Job Growth Looks Normal With Or Without Hurricanes


In my 2017 Housing and Economic Prediction, published in December 2016,  my forecast for U.S. jobs on a monthly basis for 2017 was as follows:

“…Look for job creation numbers monthly to come down to 140K-170K a month, to account for labor force growth. I am still in the 1.9%-2.3% GDP camp.”

The jobs report released by the Bureau of Labor Statistics (BLS) today showed a job loss of 33,000 last month.  We also had 38,000 negative job revisions to prior months.  This would mean that the 2017 monthly job gain average is running at 148,222 per month and even if you take this hurricane job report off completely the number would come to 170,875 per month. This would mean a slight slow down in job gains which was what I was looking for.

Click to access empsit.pdf

This means that 2017 is looking exactly as I imaged it would.   I have been predicting reductions in the  job creation numbers since 2015, due to labor force issues. Still, even with the slight slow down we continue to are grow jobs faster than can be accounted for by population growth alone.

Yesterday on a facebook live I cautioned my followers that we could see a negative print and that we shouldn’t read too much into that because  all other economic data such as the ISM Non Manufacturing Index and car sales were abnormally strong—also due, in part, to the effects of the hurricanes.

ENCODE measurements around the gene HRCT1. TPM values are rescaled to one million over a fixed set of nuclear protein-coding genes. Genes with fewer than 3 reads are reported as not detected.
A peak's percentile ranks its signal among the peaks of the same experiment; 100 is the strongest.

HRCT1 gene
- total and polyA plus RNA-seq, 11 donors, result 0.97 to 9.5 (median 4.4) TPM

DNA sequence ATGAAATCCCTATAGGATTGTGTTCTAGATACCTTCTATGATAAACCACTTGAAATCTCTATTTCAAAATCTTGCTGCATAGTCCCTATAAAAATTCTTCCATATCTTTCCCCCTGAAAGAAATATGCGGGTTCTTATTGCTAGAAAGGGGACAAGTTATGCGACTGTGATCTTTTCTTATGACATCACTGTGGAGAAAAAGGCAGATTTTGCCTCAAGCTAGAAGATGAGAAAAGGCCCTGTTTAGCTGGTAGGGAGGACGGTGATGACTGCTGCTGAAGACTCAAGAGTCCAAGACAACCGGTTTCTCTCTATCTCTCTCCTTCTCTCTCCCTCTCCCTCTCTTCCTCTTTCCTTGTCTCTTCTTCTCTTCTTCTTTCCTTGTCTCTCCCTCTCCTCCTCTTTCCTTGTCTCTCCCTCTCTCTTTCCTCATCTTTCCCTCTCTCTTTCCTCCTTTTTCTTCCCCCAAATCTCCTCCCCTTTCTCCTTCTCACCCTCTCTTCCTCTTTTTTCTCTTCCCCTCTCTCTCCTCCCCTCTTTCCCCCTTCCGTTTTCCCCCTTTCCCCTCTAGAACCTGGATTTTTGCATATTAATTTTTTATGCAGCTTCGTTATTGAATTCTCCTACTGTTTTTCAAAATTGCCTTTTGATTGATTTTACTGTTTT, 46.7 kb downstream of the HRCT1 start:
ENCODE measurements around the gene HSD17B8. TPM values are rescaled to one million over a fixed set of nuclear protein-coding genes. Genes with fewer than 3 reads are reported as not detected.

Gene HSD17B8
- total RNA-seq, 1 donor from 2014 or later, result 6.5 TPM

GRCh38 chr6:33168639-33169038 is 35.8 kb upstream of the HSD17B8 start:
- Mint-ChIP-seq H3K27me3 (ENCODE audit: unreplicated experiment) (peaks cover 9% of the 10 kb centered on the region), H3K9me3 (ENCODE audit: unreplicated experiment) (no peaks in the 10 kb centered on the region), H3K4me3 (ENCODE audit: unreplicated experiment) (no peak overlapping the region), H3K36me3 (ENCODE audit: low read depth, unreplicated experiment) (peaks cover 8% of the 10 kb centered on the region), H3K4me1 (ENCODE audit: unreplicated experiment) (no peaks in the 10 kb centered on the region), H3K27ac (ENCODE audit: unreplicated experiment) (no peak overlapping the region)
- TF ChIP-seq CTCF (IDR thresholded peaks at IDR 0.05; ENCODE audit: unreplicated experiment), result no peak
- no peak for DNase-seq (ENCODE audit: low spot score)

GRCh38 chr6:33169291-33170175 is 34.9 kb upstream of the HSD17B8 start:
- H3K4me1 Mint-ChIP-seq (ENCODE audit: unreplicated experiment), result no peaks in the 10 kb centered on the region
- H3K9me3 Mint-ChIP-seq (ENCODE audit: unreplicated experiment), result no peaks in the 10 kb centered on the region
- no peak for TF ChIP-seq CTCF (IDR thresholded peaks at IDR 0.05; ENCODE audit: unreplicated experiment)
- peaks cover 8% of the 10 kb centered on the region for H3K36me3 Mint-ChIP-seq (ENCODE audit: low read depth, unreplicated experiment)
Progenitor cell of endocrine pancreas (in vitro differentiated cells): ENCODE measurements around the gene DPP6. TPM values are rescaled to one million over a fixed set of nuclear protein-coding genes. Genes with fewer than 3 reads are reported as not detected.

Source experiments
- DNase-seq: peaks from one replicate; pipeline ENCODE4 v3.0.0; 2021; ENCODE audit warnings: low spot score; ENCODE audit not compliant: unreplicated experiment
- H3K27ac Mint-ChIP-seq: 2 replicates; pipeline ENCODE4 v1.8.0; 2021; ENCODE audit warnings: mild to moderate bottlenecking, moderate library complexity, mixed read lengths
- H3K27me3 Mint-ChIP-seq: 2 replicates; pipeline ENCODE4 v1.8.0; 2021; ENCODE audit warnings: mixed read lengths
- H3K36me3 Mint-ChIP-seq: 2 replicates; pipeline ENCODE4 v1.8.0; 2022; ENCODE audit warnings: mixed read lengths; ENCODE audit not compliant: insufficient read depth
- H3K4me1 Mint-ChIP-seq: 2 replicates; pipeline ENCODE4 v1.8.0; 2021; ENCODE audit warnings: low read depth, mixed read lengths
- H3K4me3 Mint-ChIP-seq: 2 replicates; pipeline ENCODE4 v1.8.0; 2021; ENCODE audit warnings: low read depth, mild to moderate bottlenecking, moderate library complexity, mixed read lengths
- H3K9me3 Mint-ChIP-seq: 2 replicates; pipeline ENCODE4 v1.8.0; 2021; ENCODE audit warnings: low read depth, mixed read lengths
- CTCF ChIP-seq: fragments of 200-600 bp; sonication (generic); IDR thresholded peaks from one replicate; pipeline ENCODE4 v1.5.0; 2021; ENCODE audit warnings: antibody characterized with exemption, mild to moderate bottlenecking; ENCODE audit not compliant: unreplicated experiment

The negative impact of the hurricanes was felt in the leisure and hospitality sector.

From BLS: 

Click to access empsit.pdf

Octobers JOBS

I wouldn’t put too much weight into the year over years wage numbers as well as it rose to 2.9% tied with a cycle high. The make shift of job data gave a big boost to wages month to month and year over year.  I would wait for the next few job reports to come in before confirming this 2.9% number.

From BLS:

The unemployment rate is down to 4.2% and the U6 rate fell to 8.3%.  We are getting closer to the base floor level of 8%. Don’t be surprised if we give a little back on the U6 rate in upcoming months but the overall trend is looking good.

From Doug Short:


Large natural disasters like hurricanes always have an immediate impact on unemployment claims. This time around we had 2 devastating hurricanes back to back so big uptick in unemployment claims is to have been expected.

From Doug Short:


The take-home message here is that the job market in 2017 is looking like I thought it would– if anything it is slightly outperforming my estimates. I would keep an eye out on construction data going forward, due to the demand for more construction workers to repair the hurricane damage.

Logan Mohtashami is a financial writer and blogger covering the U.S. economy with a specialization in the housing marketLogan Mohtashami is a senior loan officer at AMC Lending Group,  which has been providing mortgage services for California residents since 1987. Logan also tracks all economic data  daily on his own facebook page